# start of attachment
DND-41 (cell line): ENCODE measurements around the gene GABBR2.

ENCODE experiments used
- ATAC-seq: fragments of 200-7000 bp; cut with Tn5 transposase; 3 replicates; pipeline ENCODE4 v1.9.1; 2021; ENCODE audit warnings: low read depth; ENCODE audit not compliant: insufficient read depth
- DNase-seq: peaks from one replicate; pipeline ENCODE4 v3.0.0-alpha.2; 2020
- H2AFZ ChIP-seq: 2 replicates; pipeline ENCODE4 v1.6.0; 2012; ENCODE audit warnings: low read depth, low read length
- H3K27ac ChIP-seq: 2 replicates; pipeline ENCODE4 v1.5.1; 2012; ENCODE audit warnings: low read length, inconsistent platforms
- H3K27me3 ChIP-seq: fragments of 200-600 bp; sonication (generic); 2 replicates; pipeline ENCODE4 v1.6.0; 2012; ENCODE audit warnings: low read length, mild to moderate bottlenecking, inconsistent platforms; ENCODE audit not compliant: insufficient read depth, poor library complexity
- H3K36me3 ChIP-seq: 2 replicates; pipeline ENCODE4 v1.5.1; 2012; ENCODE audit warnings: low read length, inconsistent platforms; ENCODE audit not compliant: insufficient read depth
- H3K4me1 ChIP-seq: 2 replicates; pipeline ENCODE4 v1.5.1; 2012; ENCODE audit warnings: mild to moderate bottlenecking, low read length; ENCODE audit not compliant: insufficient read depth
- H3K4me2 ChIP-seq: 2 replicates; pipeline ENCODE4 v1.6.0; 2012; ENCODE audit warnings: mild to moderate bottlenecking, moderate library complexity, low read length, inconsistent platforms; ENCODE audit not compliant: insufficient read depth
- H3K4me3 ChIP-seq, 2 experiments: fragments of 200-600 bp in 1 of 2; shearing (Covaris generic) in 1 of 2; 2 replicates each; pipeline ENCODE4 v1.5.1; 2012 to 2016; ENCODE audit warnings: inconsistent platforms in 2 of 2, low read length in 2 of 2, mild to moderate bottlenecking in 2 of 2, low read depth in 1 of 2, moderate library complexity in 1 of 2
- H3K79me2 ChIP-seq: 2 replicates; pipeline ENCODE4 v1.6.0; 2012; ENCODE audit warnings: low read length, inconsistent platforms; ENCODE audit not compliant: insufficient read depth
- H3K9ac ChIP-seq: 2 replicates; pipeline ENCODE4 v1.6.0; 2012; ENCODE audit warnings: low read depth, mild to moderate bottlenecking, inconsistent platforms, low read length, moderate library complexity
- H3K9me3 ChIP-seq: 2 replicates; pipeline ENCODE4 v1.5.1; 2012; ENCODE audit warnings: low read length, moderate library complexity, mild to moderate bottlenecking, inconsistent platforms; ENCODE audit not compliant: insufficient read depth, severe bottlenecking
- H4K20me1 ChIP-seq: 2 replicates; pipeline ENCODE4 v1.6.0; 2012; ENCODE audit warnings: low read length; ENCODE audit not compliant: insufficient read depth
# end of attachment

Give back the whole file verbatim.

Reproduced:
DND-41 (cell line): ENCODE measurements around the gene GABBR2.

ENCODE experiments used
- ATAC-seq: fragments of 200-7000 bp; cut with Tn5 transposase; 3 replicates; pipeline ENCODE4 v1.9.1; 2021; ENCODE audit warnings: low read depth; ENCODE audit not compliant: insufficient read depth
- DNase-seq: peaks from one replicate; pipeline ENCODE4 v3.0.0-alpha.2; 2020
- H2AFZ ChIP-seq: 2 replicates; pipeline ENCODE4 v1.6.0; 2012; ENCODE audit warnings: low read depth, low read length
- H3K27ac ChIP-seq: 2 replicates; pipeline ENCODE4 v1.5.1; 2012; ENCODE audit warnings: low read length, inconsistent platforms
- H3K27me3 ChIP-seq: fragments of 200-600 bp; sonication (generic); 2 replicates; pipeline ENCODE4 v1.6.0; 2012; ENCODE audit warnings: low read length, mild to moderate bottlenecking, inconsistent platforms; ENCODE audit not compliant: insufficient read depth, poor library complexity
- H3K36me3 ChIP-seq: 2 replicates; pipeline ENCODE4 v1.5.1; 2012; ENCODE audit warnings: low read length, inconsistent platforms; ENCODE audit not compliant: insufficient read depth
- H3K4me1 ChIP-seq: 2 replicates; pipeline ENCODE4 v1.5.1; 2012; ENCODE audit warnings: mild to moderate bottlenecking, low read length; ENCODE audit not compliant: insufficient read depth
- H3K4me2 ChIP-seq: 2 replicates; pipeline ENCODE4 v1.6.0; 2012; ENCODE audit warnings: mild to moderate bottlenecking, moderate library complexity, low read length, inconsistent platforms; ENCODE audit not compliant: insufficient read depth
- H3K4me3 ChIP-seq, 2 experiments: fragments of 200-600 bp in 1 of 2; shearing (Covaris generic) in 1 of 2; 2 replicates each; pipeline ENCODE4 v1.5.1; 2012 to 2016; ENCODE audit warnings: inconsistent platforms in 2 of 2, low read length in 2 of 2, mild to moderate bottlenecking in 2 of 2, low read depth in 1 of 2, moderate library complexity in 1 of 2
- H3K79me2 ChIP-seq: 2 replicates; pipeline ENCODE4 v1.6.0; 2012; ENCODE audit warnings: low read length, inconsistent platforms; ENCODE audit not compliant: insufficient read depth
- H3K9ac ChIP-seq: 2 replicates; pipeline ENCODE4 v1.6.0; 2012; ENCODE audit warnings: low read depth, mild to moderate bottlenecking, inconsistent platforms, low read length, moderate library complexity
- H3K9me3 ChIP-seq: 2 replicates; pipeline ENCODE4 v1.5.1; 2012; ENCODE audit warnings: low read length, moderate library complexity, mild to moderate bottlenecking, inconsistent platforms; ENCODE audit not compliant: insufficient read depth, severe bottlenecking
- H4K20me1 ChIP-seq: 2 replicates; pipeline ENCODE4 v1.6.0; 2012; ENCODE audit warnings: low read length; ENCODE audit not compliant: insufficient read depth